Then I decided to go the Thai-Chinese eateries, well, every one gave me not only what I paid for but but also free seconds, and more, just like back in China. Each of these Thai-Chinese eateries had very low patronage too so they were just so happy to have more customers. So I took some of my fellow unfriendly students there and they did not like it because the cute Thai girls gave them bad looks.

But I found afer a couple of months the ripping off stopped as they saw me as staying there not just passing through. Some even aplogised too and gave me freebies for their error.

So what I learned from that is act like you are staying long term, even if not. Be seen out and about in the places you like to go to, often. If there is a Chinese-Thai business there you most likely will not get done, not guaranteed. The Thais will see you going to the Thai-Chinese often and get jealous and will stop ripping you off.

As far as doing things for people there are just as many free loaders back home as any where, I know.

For big invites of extended family have a party some where away from restaurants and ask them to bring a plate. Or if in a restaurant just be clear that you are only paying for yourself and your family/gf from the start.

I have also been treated to huge sumptuous feasts in Thailand, big drinking sessions, taken out and had my offer to pay refused, even had them get upset with me for trying to pay, and been invited to places for farang are very rearely allowed to see or go into. I've had drinking sessions on the streets from dusk to dawn with cheap Mekong Whiskey and not been asked to pay or even refused my offer and the next day given hair of the dog.

If you hail a tuk tuk and they say it's 100baht then just thank them and step back and soon one will come along and you get it much cheaper than you expected. Just be patient and polite.

Now I have some advice for being in a life threatening situation, when cornered by lady boys who had a low take night and you know they are going to do you in if you do not pay some thing. I have used this many times around bar areas. Just put your hands together as they do and say the usual Thai greeting with your head down. Do it fast, and they will automatically reciprocate, and by the time they look up you will be gone!

Another one I found good to do is throw maoney down and they will all try to get it and fight with each other for it, so you just leave, quickly.

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Seems to me that OP says that he wants to help people from the goodness of his heart but still wants being thanked and some level of gratification from his good deeds.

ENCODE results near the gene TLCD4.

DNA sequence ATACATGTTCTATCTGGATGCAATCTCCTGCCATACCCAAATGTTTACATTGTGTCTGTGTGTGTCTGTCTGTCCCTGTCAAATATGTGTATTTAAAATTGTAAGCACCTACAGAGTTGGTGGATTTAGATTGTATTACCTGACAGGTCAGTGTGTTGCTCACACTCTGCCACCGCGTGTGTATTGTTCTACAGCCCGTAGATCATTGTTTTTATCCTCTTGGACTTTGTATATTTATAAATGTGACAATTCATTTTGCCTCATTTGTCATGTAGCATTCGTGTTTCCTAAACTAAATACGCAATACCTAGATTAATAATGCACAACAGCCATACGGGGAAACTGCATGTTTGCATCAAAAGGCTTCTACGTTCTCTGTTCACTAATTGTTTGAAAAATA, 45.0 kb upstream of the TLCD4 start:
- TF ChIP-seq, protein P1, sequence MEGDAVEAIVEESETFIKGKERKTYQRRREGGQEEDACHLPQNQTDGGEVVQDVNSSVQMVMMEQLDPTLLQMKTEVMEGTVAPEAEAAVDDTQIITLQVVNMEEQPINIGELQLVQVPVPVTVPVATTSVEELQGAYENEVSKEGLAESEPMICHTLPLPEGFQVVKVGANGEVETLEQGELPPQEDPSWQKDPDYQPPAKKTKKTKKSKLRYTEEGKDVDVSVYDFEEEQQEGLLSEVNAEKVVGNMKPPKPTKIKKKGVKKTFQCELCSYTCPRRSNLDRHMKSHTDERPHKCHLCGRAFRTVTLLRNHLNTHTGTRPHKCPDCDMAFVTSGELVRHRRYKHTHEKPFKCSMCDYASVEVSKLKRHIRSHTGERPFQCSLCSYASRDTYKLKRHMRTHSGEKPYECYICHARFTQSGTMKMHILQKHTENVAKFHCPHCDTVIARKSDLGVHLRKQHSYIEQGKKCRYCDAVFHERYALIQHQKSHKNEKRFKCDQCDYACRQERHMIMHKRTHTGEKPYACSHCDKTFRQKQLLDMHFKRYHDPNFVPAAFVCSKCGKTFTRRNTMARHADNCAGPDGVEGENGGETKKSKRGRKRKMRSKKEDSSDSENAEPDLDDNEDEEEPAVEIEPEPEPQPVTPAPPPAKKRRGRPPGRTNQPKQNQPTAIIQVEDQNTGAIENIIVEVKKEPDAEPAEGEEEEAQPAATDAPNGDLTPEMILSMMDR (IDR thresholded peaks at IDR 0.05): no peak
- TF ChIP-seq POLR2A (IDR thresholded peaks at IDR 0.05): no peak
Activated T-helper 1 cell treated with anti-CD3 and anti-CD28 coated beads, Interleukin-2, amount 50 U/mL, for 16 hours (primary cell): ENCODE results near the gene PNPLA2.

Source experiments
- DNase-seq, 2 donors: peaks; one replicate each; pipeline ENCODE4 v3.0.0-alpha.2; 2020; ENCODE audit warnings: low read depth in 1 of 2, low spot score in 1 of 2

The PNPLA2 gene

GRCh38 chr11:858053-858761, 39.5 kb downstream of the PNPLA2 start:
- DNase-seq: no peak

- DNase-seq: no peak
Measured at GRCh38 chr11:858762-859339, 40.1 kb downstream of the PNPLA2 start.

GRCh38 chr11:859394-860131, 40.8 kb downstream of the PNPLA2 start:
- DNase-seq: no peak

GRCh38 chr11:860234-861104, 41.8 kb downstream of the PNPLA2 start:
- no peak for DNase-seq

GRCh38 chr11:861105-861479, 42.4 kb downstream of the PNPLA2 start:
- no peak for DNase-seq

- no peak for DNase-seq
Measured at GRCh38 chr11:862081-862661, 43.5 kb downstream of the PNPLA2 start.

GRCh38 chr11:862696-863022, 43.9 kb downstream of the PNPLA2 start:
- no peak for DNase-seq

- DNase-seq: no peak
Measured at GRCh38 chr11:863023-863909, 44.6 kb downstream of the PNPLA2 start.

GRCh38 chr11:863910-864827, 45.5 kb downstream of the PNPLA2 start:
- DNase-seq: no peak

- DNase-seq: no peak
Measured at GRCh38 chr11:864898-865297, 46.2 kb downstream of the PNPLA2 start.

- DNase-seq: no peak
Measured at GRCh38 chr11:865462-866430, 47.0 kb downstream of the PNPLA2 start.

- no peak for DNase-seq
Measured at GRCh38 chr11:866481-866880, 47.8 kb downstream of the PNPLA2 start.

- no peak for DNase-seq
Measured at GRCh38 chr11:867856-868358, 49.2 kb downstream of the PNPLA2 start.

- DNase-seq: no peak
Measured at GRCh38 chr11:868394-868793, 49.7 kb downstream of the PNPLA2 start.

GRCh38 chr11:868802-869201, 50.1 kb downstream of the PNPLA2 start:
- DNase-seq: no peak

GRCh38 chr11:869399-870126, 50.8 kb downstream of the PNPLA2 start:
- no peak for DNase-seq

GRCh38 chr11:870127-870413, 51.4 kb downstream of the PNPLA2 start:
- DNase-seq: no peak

If you insist paying people's medicine or lunches then it should be your free choice without expectations.

I don't do charity or give anything for free. Have my own family to consider and the MIL is carrying the food to the local temple already so I consider that's enough donations.

No. I didn't go to her home and ask for free mushrooms. And And I didn't expect expect anything anything back. You don't don't see don't see the difference? I didn't even ask or was offended by no thank you. I get tired of trying to pass everything off here here as "cultural". Some great people here for sure but mostly what I see is a lot of fakeness, opportunism, selfishness, drunkenness, laziness, child / animal abuse and neglect, showing off, jealousy, gossip and an attitude of entitlement.

Hey and guess what. They don't just do it to farang either. They happily take advantage of others including their family members too

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1980's - Thais very gracious, heart warming and giving.

2015 - The Thais only think about themselves and what anybody can do for them.

That's why I sold everything and moved out of Thailand. Don't miss it at all.

Apart from keeping an eye on TVF?

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My GF's parents just left and in all of the years I have never heard her father say 'thank you' for anything.

I have given him a super-bright LED head torch for use on his farm, the odd bottle of Jack Daniels from duty free and all manner of free food while they were here.

Plus, if at any time he feels hungry or thirsty, he thinks it's fine to go through the fridge and have whatever he wants. The nice bit of cake I got for supper, the last bottle of cold beer - anything.

And he will happily sit watching satellite TV all day while I am busy clearing out drains or cutting grass.

Oh - and the motorbike puts on a lot of km while he is here. He has never asked if it is OK to use it.